In Bed with the Devil(Scoundrels of St. James,Book 1)(8) by Lorraine Heath
“If you want him dead that badly, kill him yourself.”
“I fear I’ll botch it. I suspect it takes a certain type of individual to complete the act when the reality of it comes rushing home.”
“A man like me perhaps? A coldhearted bastard?”
“Did you—did you kill him? Did you kill your uncle?” She couldn’t believe she’d asked the impudent question. The words had rushed out before she’d had a chance to stop them.
He downed the amber liquid and poured more into his glass. “What answer would satisfy you, Lady Catherine?”
“An honest one.”
Turning slightly, he met her gaze. “No, I did not kill my uncle.”
And in spite of his answer, which his unwavering gaze revealed to be the absolute truth, the fine hairs on the nape of her neck prickled, and she no longer had any wish to linger in his presence. She’d been a fool to come here, but then desperation often created fools.
“I’m sorry to have bothered you, my lord.”
“No bother, Lady Catherine. The kiss was well worth the intrusion on my evening.”
She angled her chin haughtily. “A pity I cannot claim the same.”
His dark laughter followed her out of the library, and she had little doubt that the sound of it would filter into her dreams, along with the memory of his lips pressed against hers.
Visiting the devil had been a mistake, and she could only pray that her actions wouldn’t return to haunt her.
Damn her. Damn her. Damn her.
Lounging in the stuffed, brocade armchair, Luke drained the last of the whiskey from the bottle, before hurling it against the wall. Breathing heavily, he dropped his head back.
The room was swirling around him, the darkness closing in. It was the third bottle he’d finished. One more should do it. One more should numb him to the gruesome images of innocence lost that were bombarding him. One more should shove them back into the darkest corners of his mind. One more should swallow the remorse, the guilt, the regret.
While others had prayed to God, he’d given his soul to the devil to find the strength to do what needed to be done. And now a stupid chit was asking him to do it again.
She’d sent him invitations to her silly balls as though they were important, as though an evening spent in her company was well worth his time. What did she know of torment?
What did she know of hell? Doing her bidding would only serve to drag her down into it, and once there, she’d find no escape. He knew that truth well enough.
Reaching down, he grabbed another bottle from the little army he’d lined up on the floor beside his chair. He’d had too many nights like this one not to know where to turn for comfort when a woman wasn’t near.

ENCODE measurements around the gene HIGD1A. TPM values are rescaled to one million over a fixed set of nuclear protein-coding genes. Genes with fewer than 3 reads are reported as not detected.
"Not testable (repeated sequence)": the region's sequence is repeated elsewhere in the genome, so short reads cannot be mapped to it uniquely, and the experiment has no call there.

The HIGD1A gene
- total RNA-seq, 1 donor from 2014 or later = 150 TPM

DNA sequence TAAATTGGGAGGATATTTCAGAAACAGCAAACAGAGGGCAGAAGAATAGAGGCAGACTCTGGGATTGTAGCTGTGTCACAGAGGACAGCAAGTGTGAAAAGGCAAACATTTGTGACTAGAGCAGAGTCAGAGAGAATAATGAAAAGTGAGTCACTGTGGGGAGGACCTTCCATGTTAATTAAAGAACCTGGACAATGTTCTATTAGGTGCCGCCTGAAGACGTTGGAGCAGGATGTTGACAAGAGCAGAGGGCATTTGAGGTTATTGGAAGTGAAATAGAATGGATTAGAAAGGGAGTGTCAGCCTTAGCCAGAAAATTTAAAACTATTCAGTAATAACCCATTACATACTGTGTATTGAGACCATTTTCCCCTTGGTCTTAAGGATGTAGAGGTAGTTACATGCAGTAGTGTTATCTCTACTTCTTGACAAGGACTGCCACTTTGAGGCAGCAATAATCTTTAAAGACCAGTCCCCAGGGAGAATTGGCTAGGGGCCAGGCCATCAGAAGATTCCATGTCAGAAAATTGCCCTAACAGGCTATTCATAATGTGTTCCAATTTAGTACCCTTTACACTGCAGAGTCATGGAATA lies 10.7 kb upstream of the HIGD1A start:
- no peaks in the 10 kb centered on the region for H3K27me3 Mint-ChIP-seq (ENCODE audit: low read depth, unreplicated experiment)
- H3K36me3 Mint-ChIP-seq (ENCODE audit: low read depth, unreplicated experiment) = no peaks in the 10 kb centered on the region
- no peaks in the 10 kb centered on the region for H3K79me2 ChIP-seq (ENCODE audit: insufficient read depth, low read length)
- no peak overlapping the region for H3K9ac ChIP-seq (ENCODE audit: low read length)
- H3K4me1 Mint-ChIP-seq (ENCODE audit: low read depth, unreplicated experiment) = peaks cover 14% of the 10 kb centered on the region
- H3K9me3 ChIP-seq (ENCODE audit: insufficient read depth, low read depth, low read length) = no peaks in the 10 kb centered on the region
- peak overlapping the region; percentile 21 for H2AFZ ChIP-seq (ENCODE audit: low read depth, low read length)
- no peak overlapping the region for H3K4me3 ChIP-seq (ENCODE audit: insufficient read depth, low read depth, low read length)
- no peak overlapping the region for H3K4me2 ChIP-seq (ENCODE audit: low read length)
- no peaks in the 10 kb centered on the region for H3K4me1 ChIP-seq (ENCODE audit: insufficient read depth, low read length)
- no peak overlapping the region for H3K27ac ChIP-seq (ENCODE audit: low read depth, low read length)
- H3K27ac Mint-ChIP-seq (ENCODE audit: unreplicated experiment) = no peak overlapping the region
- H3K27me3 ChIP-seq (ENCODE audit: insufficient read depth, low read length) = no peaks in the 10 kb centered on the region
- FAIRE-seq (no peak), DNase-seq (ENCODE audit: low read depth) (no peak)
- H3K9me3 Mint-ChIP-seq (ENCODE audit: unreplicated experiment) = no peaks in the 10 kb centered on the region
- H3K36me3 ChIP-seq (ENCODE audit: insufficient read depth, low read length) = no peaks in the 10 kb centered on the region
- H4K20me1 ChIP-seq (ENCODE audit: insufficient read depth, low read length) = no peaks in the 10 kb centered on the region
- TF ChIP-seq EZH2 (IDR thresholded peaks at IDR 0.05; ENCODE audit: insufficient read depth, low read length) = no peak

Damn, he should have brought one of Jack’s girls home. Not even Frannie would be able to offer him solace. He’d never be able to take her with the desperation that clawed at him now. What he needed was a woman strong enough to meet his powerful thrusts without flinching, a woman who wouldn’t cower, a woman who could call to the beast in him and have no desire to tame it.
An image of Lady Catherine Mabry writhing beneath him filled his mind, and he flung the half-emptied bottle across the room. He cursed her yet again. He fought so hard to remain civilized, not to revert to his roots, and she’d managed to completely undo him.
He should have lifted her into his arms and carried her to his bedchamber; he should have shown her exactly what he was capable of.
Murder? Dear God, as he’d proven, he was capable of far worse than that.
From the Journal of Lucian Langdon
I did not know the name of the man I killed. I did not know that destiny had proclaimed him to be heir to a title.
I knew only that he had harmed Frannie—cruelly and without mercy. So I took it upon myself to be his judge, jury, and executioner.
Unfortunately in my haste to see justice delivered, I did not take proper precautions.
There was a witness, and I was promptly arrested.
In hindsight, I can see that I was arrogant to believe that I alone had the wisdom to determine his fate. But I was intimately familiar with the judicial system, having been arrested at the age of eight. I served three months in prison. I bore the mark of my crime upon my right thumb. A T, for thief, burned into the tender flesh.
A year after my incarceration, it was determined that the practice of marking criminals in that cruel manner should be stopped. And so it was.
I knew prison was not a pleasant place. I knew some criminals were transported on great hulking ships away from England’s shore, but I didn’t know the particulars and so I could not judge the fairness of it.
I’d attended a public hanging or two. It seemed a harsh way to go.
But still I was not willing to risk that the man who’d hurt Frannie would go unpunished or that his punishment would not fit his crime. So I killed him.
The policeman who arrested me assured me that I’d soon find myself dancing upon the wind. I listened to his grave predictions with stoicism for I had no regrets. When someone harms those whom we love, we must do as we must. And I had always loved Frannie.
I was waiting in an interrogation room at Whitehall Place when they brought in an old gent. Vengeance burned in his eyes and I knew, without being told, that it was his son I had killed. By his dress and manner, I recognized that he was a man with the power to see me delivered into hell.
He stared at me for the longest, and I stared back. Since my arrest, I’d spoken not one word, other than my name. I neither denied nor confirmed the charges.
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